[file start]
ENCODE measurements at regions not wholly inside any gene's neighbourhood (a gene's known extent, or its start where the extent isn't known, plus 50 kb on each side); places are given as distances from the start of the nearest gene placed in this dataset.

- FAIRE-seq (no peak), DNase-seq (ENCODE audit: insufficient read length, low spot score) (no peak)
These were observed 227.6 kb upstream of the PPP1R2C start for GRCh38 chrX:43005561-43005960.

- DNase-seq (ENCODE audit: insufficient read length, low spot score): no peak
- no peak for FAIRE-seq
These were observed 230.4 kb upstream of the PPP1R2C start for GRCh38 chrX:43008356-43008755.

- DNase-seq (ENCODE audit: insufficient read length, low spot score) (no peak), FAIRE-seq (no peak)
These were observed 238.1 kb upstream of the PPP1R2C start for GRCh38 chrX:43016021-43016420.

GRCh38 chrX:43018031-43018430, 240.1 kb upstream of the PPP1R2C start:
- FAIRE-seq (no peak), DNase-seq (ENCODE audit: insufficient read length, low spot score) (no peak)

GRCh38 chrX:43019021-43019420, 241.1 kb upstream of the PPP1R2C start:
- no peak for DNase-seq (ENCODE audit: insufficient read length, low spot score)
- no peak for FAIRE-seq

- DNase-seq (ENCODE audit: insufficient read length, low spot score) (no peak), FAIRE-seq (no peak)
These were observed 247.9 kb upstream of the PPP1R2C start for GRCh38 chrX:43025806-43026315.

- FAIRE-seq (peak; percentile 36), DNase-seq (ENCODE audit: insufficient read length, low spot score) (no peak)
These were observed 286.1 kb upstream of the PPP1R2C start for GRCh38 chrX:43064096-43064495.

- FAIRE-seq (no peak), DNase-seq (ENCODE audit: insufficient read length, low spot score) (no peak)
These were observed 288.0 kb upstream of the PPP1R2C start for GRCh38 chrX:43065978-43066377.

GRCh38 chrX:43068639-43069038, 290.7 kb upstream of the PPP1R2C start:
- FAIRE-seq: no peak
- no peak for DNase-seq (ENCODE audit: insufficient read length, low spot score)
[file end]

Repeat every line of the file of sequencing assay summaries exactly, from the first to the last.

ENCODE measurements at regions not wholly inside any gene's neighbourhood (a gene's known extent, or its start where the extent isn't known, plus 50 kb on each side); places are given as distances from the start of the nearest gene placed in this dataset.

- FAIRE-seq (no peak), DNase-seq (ENCODE audit: insufficient read length, low spot score) (no peak)
These were observed 227.6 kb upstream of the PPP1R2C start for GRCh38 chrX:43005561-43005960.

- DNase-seq (ENCODE audit: insufficient read length, low spot score): no peak
- no peak for FAIRE-seq
These were observed 230.4 kb upstream of the PPP1R2C start for GRCh38 chrX:43008356-43008755.

- DNase-seq (ENCODE audit: insufficient read length, low spot score) (no peak), FAIRE-seq (no peak)
These were observed 238.1 kb upstream of the PPP1R2C start for GRCh38 chrX:43016021-43016420.

GRCh38 chrX:43018031-43018430, 240.1 kb upstream of the PPP1R2C start:
- FAIRE-seq (no peak), DNase-seq (ENCODE audit: insufficient read length, low spot score) (no peak)

GRCh38 chrX:43019021-43019420, 241.1 kb upstream of the PPP1R2C start:
- no peak for DNase-seq (ENCODE audit: insufficient read length, low spot score)
- no peak for FAIRE-seq

- DNase-seq (ENCODE audit: insufficient read length, low spot score) (no peak), FAIRE-seq (no peak)
These were observed 247.9 kb upstream of the PPP1R2C start for GRCh38 chrX:43025806-43026315.

- FAIRE-seq (peak; percentile 36), DNase-seq (ENCODE audit: insufficient read length, low spot score) (no peak)
These were observed 286.1 kb upstream of the PPP1R2C start for GRCh38 chrX:43064096-43064495.

- FAIRE-seq (no peak), DNase-seq (ENCODE audit: insufficient read length, low spot score) (no peak)
These were observed 288.0 kb upstream of the PPP1R2C start for GRCh38 chrX:43065978-43066377.

GRCh38 chrX:43068639-43069038, 290.7 kb upstream of the PPP1R2C start:
- FAIRE-seq: no peak
- no peak for DNase-seq (ENCODE audit: insufficient read length, low spot score)